Apple's Jobs expected to reveal new iPhone

Apple's secrecy about product launches is legendary but when chief executive Steve Jobs takes the stage Monday the world may have already had a glimpse of what is expected to be the next iPhone.

Jobs is to be the keynote speaker at Apple's Worldwide Developers Conference (WWDC) in San Francisco, an annual event during which the gadget maker reveals its latest must-have devices.

This year's conference, which has attracted more than 5,000 developers of programs for Macintosh computers, the iPhone, the iPod and the iPad, carries less mystery than years past due to an Apple software engineer's unfortunate evening in a California beer garden a little over two months ago.

The engineer, Robert "Gray" Powell, lost a prototype of the next-generation iPhone while drinking at the Gourmet Haus Staudt near Apple headquarters and it ended up with a 21-year-old man who then sold it to technology blog Gizmodo.

According to Gizmodo, features of the new phone include a front-facing video camera for video conferencing and a better regular camera with a larger lens.

It reportedly has a flat back instead of curved back, is thinner than the previous model, the iPhone 3GS, and has a battery that is 16-percent larger.

Gizmodo, unsurprisingly, will not be in the audience when Jobs makes his keynote address at 10:00 am (1700 GMT). The technology blog said Apple has not responded to its requests to attend the June 7-11 WWDC.

Gartner analyst Van Baker said Gizmodo's revelations about the next iPhone had taken some of the shine off the event.

"I think the biggest challenge Apple's going to face is coming up with enough exciting news to have this truly get the market's attention," Baker said.

The front-facing video camera that will allow iPhone owners to have video chats with Macintosh computers or iPhone to iPhone "will probably be among the biggest news that we see," he said.

"I think there'll be some additional reveals on OS 4.0 (the latest iPhone operating system)," Baker added.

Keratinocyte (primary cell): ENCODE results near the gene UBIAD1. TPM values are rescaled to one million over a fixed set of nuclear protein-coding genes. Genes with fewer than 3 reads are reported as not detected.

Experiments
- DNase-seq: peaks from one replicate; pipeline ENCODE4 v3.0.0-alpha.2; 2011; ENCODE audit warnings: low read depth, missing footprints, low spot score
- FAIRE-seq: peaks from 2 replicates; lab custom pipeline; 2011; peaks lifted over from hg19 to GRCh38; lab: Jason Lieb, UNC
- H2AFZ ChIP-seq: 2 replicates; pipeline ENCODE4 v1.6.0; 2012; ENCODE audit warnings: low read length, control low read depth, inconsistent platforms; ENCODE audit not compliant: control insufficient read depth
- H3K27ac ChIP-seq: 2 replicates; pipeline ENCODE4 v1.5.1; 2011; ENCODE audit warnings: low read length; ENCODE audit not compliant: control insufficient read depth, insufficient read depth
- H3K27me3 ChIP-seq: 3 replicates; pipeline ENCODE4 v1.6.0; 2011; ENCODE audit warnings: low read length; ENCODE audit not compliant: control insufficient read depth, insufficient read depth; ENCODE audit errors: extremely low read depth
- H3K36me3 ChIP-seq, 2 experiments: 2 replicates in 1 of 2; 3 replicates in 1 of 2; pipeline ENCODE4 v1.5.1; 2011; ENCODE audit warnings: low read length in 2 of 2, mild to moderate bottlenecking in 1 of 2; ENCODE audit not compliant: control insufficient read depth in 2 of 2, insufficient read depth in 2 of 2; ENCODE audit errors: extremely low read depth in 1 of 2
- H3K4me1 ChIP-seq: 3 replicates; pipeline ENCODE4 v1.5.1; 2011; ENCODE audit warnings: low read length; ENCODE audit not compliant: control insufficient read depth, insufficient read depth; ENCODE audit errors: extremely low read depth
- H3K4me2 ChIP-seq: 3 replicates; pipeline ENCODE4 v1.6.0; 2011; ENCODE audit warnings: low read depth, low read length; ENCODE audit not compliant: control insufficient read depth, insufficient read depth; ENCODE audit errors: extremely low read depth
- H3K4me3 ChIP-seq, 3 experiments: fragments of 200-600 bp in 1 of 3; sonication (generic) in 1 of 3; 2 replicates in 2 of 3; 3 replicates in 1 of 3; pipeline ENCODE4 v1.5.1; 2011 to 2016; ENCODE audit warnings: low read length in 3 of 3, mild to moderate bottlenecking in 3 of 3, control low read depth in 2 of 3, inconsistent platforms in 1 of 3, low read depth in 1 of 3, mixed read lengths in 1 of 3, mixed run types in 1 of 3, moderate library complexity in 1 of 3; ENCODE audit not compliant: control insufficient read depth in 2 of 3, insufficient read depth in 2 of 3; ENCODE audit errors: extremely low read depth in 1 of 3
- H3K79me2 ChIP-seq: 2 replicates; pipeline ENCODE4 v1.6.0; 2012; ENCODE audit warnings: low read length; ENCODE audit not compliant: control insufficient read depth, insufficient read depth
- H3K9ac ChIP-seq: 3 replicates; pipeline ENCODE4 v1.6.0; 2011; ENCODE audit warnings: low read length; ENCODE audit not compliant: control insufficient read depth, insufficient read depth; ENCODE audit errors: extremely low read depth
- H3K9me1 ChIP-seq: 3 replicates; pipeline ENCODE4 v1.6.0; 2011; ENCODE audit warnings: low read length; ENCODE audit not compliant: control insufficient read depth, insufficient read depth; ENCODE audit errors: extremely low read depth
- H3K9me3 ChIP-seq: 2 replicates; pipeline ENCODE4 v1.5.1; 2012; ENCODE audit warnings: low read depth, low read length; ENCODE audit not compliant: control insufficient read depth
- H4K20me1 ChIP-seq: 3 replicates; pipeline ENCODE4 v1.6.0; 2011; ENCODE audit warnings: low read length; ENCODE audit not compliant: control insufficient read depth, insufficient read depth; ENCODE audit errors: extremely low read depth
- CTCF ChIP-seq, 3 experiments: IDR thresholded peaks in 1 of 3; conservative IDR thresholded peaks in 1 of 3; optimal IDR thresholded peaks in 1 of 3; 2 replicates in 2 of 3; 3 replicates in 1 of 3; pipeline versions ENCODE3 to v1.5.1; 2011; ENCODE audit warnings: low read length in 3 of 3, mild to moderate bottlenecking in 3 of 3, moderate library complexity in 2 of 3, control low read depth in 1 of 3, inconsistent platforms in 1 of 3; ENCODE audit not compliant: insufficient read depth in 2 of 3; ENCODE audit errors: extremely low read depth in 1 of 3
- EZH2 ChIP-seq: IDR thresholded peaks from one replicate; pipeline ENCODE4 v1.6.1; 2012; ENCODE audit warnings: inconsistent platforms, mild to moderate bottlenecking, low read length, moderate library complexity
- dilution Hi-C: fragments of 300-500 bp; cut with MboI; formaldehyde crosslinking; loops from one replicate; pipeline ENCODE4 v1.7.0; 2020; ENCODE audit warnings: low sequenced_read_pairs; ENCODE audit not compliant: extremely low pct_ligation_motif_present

"We might see a new iPod Touch," the Gartner analyst told AFP. "Beyond that, I'm not sure because the iPad's new and the MacBook line - both the MacBook and the MacBook Pro - just had a significant refresh.

"So I'm not sure what else to expect from them other than OS4 announcements and a reveal of the new iPhone," he said.

Baker said he did not expect the new iPhone to be "exactly" what Gizmodo displayed but there would probably not be substantive differences.

"I'm sure they had variants of the design floating around and likely made the decision of which ones to manufacture within the last month or so," he said.

Kathryn Huberty of Morgan Stanley said Apple may announce a price cut for the iPhone. A 50-dollar drop in price could result in a 40-percent increase in demand, she estimated.

US wireless carrier AT&T sells the latest iPhone for 199 dollars and a year ago Apple slashed the price for its earliest model to 99 dollars.

Independent technology analyst Carmi Levy said the Gizmodo leak "took some of the surprise out of the event" but called it a "momentary diversion."

In any case, Apple, which has sold more than 50 million iPhones in three years, has taken an approach of "evolution and not revolution" when it comes to the touchscreen smartphone, Levy said.

"When upgrading its iPhone hardware, Apple's goal is never to hit it out of the park," he said. "Rather, the company's intent is to move the bar far enough to maintain its market-dominant position.

"To ensure it has enough new-feature gas in the tank for next year, it never gives customers everything they've asked for in any given year," he said.

"Instead, it includes just enough new features to keep the faithful faithful for another year. It's the ultimate form of controlled marketing, and Apple does it better than virtually any company on the planet."

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